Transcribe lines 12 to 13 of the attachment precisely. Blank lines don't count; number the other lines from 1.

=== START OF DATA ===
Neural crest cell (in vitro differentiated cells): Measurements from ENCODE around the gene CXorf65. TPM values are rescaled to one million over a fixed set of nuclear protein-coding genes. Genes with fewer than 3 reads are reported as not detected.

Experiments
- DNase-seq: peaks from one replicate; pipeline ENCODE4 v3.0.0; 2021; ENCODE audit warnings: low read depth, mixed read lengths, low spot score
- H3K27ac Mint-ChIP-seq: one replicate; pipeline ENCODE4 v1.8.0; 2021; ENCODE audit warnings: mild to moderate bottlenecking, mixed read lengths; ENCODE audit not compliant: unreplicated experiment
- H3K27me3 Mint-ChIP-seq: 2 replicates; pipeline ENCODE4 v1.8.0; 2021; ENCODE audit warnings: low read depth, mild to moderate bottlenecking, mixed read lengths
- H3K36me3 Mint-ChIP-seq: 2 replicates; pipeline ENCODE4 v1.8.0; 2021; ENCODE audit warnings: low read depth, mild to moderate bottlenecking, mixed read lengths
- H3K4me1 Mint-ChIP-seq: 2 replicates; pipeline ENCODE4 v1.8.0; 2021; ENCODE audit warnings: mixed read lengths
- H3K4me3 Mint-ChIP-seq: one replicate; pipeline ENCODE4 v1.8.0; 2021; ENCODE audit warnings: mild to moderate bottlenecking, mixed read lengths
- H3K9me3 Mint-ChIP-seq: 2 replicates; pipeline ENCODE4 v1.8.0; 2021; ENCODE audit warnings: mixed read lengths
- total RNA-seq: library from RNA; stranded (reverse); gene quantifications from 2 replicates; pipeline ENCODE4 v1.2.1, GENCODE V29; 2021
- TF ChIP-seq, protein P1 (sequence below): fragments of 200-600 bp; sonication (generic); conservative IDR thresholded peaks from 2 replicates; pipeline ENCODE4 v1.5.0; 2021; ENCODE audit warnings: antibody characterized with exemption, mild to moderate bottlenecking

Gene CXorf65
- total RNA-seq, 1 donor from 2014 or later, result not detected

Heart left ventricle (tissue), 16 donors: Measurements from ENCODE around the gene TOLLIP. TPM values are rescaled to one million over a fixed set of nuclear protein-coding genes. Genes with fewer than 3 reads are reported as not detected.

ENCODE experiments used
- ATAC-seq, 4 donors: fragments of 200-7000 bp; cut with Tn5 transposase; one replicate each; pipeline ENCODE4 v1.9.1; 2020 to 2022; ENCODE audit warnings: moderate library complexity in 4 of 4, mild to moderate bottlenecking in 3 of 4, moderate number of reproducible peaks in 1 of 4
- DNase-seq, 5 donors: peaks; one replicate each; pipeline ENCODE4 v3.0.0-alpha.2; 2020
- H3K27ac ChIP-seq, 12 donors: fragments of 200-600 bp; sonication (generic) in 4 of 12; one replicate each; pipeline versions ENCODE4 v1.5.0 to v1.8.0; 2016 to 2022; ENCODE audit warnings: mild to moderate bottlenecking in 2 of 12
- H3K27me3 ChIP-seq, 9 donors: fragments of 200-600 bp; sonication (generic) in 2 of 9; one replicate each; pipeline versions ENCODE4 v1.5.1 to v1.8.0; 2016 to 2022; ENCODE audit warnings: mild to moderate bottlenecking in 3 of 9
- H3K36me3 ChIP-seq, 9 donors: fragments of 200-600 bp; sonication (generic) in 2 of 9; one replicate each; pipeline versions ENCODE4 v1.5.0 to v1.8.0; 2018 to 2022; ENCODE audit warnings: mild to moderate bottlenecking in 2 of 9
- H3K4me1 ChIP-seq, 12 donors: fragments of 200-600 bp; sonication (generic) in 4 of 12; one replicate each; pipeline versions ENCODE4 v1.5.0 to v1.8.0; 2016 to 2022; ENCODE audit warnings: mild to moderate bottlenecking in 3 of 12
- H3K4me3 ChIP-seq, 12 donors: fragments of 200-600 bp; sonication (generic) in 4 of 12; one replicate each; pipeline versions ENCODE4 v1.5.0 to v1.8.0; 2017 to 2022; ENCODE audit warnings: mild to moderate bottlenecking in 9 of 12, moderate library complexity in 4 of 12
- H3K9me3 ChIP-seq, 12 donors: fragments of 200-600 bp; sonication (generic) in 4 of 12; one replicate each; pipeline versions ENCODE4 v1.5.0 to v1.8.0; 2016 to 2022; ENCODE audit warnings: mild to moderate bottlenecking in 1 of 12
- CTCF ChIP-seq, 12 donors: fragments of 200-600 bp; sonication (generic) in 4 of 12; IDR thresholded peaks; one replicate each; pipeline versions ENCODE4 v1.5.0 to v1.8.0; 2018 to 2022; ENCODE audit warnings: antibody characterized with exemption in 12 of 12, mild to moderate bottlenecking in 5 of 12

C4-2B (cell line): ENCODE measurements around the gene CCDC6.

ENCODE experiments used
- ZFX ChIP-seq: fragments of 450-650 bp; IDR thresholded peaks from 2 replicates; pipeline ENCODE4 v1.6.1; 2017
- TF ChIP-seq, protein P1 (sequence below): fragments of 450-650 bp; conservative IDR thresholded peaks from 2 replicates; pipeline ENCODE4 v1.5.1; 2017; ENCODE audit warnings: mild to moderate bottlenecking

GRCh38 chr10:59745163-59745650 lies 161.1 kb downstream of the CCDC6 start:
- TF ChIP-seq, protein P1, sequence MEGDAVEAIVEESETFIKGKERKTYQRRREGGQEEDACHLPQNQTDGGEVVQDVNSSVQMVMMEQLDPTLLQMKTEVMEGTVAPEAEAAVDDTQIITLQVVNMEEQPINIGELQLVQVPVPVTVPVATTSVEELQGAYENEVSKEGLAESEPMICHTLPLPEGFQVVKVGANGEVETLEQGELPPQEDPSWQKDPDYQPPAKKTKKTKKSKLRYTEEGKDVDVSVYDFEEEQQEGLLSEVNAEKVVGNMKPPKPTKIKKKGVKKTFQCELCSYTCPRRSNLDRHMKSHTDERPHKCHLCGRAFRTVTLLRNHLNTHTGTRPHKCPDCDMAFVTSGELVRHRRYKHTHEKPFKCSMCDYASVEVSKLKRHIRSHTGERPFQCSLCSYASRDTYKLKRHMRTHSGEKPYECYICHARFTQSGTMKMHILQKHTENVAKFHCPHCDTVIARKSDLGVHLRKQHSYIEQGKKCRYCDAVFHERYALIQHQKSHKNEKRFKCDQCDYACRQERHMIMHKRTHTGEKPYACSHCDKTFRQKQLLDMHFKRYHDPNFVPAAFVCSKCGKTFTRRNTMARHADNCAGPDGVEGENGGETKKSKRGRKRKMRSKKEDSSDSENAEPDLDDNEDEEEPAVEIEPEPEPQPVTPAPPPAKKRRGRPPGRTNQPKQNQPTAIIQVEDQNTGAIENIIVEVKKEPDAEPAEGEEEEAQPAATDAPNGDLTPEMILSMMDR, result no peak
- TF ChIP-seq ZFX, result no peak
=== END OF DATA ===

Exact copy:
Gene CXorf65
- total RNA-seq, 1 donor from 2014 or later, result not detected